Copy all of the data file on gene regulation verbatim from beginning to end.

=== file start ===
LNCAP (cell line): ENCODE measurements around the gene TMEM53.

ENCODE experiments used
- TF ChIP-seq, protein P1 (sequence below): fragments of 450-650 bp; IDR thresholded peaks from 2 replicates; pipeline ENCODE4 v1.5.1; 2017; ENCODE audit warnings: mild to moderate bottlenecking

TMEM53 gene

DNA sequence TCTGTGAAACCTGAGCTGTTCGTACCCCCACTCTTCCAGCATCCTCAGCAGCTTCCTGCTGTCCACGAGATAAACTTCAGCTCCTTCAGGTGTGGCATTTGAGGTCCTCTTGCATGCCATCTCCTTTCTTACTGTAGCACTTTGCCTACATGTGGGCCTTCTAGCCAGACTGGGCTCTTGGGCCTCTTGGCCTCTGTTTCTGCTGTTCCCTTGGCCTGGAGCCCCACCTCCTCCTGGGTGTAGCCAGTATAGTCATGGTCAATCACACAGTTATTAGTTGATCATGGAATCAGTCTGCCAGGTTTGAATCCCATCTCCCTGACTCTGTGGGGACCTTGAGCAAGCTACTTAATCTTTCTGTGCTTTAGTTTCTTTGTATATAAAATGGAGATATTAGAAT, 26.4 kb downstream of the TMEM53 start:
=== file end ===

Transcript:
LNCAP (cell line): ENCODE measurements around the gene TMEM53.

ENCODE experiments used
- TF ChIP-seq, protein P1 (sequence below): fragments of 450-650 bp; IDR thresholded peaks from 2 replicates; pipeline ENCODE4 v1.5.1; 2017; ENCODE audit warnings: mild to moderate bottlenecking

TMEM53 gene

DNA sequence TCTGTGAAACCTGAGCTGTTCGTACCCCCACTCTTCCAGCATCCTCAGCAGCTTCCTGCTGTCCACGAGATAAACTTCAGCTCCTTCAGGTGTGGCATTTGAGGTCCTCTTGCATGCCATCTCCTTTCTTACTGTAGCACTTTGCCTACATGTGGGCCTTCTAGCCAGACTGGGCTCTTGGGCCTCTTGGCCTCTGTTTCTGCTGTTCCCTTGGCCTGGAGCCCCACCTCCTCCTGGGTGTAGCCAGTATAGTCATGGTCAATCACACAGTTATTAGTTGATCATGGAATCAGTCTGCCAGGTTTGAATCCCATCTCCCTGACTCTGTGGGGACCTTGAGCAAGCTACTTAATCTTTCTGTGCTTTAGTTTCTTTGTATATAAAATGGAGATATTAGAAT, 26.4 kb downstream of the TMEM53 start: